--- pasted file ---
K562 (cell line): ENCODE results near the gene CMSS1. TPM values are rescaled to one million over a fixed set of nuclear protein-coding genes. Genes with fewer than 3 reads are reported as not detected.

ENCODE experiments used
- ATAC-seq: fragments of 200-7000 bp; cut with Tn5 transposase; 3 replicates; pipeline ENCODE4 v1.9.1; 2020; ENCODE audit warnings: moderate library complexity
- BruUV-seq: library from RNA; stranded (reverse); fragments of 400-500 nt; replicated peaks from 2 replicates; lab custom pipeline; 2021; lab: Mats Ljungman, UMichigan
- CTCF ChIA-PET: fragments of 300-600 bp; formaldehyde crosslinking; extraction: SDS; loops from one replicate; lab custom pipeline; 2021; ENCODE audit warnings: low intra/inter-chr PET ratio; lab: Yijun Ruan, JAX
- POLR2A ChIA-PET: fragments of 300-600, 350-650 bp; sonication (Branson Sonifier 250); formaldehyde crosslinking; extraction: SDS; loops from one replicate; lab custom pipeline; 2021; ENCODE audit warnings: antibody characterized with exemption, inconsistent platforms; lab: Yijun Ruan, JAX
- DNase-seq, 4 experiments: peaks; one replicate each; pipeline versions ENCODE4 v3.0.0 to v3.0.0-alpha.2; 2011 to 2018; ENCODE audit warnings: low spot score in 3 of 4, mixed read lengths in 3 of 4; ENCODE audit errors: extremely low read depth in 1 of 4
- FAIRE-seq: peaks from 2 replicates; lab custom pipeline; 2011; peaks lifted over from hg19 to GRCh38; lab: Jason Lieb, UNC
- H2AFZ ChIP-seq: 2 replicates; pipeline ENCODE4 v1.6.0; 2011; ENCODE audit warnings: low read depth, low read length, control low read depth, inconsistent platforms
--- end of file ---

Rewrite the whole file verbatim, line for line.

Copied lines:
K562 (cell line): ENCODE results near the gene CMSS1. TPM values are rescaled to one million over a fixed set of nuclear protein-coding genes. Genes with fewer than 3 reads are reported as not detected.

ENCODE experiments used
- ATAC-seq: fragments of 200-7000 bp; cut with Tn5 transposase; 3 replicates; pipeline ENCODE4 v1.9.1; 2020; ENCODE audit warnings: moderate library complexity
- BruUV-seq: library from RNA; stranded (reverse); fragments of 400-500 nt; replicated peaks from 2 replicates; lab custom pipeline; 2021; lab: Mats Ljungman, UMichigan
- CTCF ChIA-PET: fragments of 300-600 bp; formaldehyde crosslinking; extraction: SDS; loops from one replicate; lab custom pipeline; 2021; ENCODE audit warnings: low intra/inter-chr PET ratio; lab: Yijun Ruan, JAX
- POLR2A ChIA-PET: fragments of 300-600, 350-650 bp; sonication (Branson Sonifier 250); formaldehyde crosslinking; extraction: SDS; loops from one replicate; lab custom pipeline; 2021; ENCODE audit warnings: antibody characterized with exemption, inconsistent platforms; lab: Yijun Ruan, JAX
- DNase-seq, 4 experiments: peaks; one replicate each; pipeline versions ENCODE4 v3.0.0 to v3.0.0-alpha.2; 2011 to 2018; ENCODE audit warnings: low spot score in 3 of 4, mixed read lengths in 3 of 4; ENCODE audit errors: extremely low read depth in 1 of 4
- FAIRE-seq: peaks from 2 replicates; lab custom pipeline; 2011; peaks lifted over from hg19 to GRCh38; lab: Jason Lieb, UNC
- H2AFZ ChIP-seq: 2 replicates; pipeline ENCODE4 v1.6.0; 2011; ENCODE audit warnings: low read depth, low read length, control low read depth, inconsistent platforms